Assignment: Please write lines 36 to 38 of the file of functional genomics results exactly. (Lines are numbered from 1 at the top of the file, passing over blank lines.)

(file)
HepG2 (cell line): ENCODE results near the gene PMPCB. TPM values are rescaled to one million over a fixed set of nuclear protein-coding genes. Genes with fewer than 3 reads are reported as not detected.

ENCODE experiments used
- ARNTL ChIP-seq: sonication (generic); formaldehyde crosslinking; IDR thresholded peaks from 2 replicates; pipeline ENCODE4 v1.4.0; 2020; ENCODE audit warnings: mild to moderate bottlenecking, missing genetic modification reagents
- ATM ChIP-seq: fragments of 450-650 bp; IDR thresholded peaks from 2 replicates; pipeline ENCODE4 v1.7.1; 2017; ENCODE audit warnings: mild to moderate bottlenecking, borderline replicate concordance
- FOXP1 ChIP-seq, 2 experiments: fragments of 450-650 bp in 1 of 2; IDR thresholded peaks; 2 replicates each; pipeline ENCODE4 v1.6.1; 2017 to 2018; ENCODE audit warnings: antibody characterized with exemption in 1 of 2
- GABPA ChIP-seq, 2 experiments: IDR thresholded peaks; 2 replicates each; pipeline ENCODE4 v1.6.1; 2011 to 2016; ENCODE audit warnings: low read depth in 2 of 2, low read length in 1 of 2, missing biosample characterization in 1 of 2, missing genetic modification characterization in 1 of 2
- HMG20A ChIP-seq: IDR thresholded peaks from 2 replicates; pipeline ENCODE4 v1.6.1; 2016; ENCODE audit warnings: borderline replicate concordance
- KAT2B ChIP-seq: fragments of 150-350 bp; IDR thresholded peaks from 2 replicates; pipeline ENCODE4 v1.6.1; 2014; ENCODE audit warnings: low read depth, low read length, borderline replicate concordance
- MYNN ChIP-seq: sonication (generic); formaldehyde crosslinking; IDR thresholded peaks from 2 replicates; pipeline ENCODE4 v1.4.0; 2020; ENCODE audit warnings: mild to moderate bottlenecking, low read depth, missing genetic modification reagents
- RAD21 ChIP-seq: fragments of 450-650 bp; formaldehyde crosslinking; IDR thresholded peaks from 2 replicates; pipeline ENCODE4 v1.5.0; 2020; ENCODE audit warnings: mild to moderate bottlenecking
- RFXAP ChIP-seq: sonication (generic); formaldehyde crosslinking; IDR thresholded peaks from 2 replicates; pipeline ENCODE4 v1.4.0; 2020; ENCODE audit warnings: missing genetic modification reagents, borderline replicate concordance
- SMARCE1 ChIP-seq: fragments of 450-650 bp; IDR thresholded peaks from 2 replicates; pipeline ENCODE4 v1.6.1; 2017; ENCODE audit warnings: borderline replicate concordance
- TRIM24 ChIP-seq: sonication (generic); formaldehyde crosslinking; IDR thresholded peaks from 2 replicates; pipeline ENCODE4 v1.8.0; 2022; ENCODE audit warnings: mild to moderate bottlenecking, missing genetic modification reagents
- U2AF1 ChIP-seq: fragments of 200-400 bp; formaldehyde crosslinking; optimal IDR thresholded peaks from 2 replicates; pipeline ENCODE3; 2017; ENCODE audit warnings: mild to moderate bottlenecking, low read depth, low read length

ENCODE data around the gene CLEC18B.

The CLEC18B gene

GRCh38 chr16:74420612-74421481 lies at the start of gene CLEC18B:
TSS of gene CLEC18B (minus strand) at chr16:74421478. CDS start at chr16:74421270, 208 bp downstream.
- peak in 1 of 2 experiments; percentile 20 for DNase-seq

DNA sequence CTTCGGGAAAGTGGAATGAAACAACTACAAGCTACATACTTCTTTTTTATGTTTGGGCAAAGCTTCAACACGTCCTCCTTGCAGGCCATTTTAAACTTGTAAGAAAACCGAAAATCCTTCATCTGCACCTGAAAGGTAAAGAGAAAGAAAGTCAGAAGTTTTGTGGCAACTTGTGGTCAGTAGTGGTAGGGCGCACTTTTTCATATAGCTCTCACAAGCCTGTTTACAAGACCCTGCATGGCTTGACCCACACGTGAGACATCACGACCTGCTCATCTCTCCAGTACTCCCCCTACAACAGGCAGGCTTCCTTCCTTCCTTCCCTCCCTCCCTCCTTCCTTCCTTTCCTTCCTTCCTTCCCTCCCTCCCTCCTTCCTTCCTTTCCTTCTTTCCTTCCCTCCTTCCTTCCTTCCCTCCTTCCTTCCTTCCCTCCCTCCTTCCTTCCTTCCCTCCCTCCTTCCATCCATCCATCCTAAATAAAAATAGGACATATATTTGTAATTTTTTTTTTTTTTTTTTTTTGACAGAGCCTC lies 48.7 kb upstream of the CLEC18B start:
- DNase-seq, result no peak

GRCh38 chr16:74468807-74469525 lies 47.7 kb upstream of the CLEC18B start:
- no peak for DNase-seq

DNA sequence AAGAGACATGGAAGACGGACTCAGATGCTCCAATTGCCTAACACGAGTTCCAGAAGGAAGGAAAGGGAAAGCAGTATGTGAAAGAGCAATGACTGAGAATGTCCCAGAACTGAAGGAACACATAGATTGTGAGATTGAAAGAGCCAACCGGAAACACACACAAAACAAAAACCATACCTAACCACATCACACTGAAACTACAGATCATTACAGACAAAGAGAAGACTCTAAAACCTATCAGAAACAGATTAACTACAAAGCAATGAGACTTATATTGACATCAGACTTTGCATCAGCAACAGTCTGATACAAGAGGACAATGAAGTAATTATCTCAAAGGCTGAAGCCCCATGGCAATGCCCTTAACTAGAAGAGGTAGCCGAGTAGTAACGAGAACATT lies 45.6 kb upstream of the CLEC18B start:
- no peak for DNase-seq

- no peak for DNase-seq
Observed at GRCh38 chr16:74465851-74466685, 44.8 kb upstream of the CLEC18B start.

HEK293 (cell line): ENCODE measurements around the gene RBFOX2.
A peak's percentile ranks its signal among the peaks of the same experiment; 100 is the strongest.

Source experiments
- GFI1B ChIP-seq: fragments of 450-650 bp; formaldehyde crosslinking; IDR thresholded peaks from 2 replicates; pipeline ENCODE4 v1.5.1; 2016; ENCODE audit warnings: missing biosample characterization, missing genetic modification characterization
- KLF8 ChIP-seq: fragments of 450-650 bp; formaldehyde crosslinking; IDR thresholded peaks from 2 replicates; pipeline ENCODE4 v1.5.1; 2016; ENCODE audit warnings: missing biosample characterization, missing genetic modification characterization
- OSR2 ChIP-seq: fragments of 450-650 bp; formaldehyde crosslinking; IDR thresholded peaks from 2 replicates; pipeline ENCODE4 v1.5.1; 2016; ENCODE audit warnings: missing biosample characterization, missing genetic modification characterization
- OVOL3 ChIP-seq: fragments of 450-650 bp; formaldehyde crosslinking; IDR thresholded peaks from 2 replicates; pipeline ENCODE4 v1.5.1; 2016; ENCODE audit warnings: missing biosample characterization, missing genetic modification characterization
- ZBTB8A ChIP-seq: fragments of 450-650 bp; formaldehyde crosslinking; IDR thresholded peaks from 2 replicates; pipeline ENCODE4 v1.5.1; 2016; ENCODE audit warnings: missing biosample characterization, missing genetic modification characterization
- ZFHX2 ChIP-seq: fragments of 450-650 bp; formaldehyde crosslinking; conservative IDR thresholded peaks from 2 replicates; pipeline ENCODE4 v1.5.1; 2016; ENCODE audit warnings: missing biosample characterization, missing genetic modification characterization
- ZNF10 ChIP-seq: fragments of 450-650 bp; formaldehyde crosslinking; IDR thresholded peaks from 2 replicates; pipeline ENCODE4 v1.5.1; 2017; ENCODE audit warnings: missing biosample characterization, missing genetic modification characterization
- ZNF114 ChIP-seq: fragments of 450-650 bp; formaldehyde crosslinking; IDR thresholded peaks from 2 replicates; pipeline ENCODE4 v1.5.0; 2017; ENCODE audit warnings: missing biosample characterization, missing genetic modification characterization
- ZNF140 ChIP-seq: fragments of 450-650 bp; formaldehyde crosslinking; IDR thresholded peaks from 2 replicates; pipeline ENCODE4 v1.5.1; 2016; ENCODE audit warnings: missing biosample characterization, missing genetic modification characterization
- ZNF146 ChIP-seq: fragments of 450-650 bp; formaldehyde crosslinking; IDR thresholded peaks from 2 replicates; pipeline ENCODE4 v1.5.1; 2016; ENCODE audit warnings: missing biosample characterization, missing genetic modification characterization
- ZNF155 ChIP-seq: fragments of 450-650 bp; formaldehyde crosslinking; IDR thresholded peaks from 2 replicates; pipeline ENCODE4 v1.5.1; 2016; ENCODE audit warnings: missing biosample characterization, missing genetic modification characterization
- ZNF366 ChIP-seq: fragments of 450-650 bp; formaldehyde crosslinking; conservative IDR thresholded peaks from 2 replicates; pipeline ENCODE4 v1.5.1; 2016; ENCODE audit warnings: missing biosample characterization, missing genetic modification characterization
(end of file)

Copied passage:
- ZFHX2 ChIP-seq: fragments of 450-650 bp; formaldehyde crosslinking; conservative IDR thresholded peaks from 2 replicates; pipeline ENCODE4 v1.5.1; 2016; ENCODE audit warnings: missing biosample characterization, missing genetic modification characterization
- ZNF10 ChIP-seq: fragments of 450-650 bp; formaldehyde crosslinking; IDR thresholded peaks from 2 replicates; pipeline ENCODE4 v1.5.1; 2017; ENCODE audit warnings: missing biosample characterization, missing genetic modification characterization
- ZNF114 ChIP-seq: fragments of 450-650 bp; formaldehyde crosslinking; IDR thresholded peaks from 2 replicates; pipeline ENCODE4 v1.5.0; 2017; ENCODE audit warnings: missing biosample characterization, missing genetic modification characterization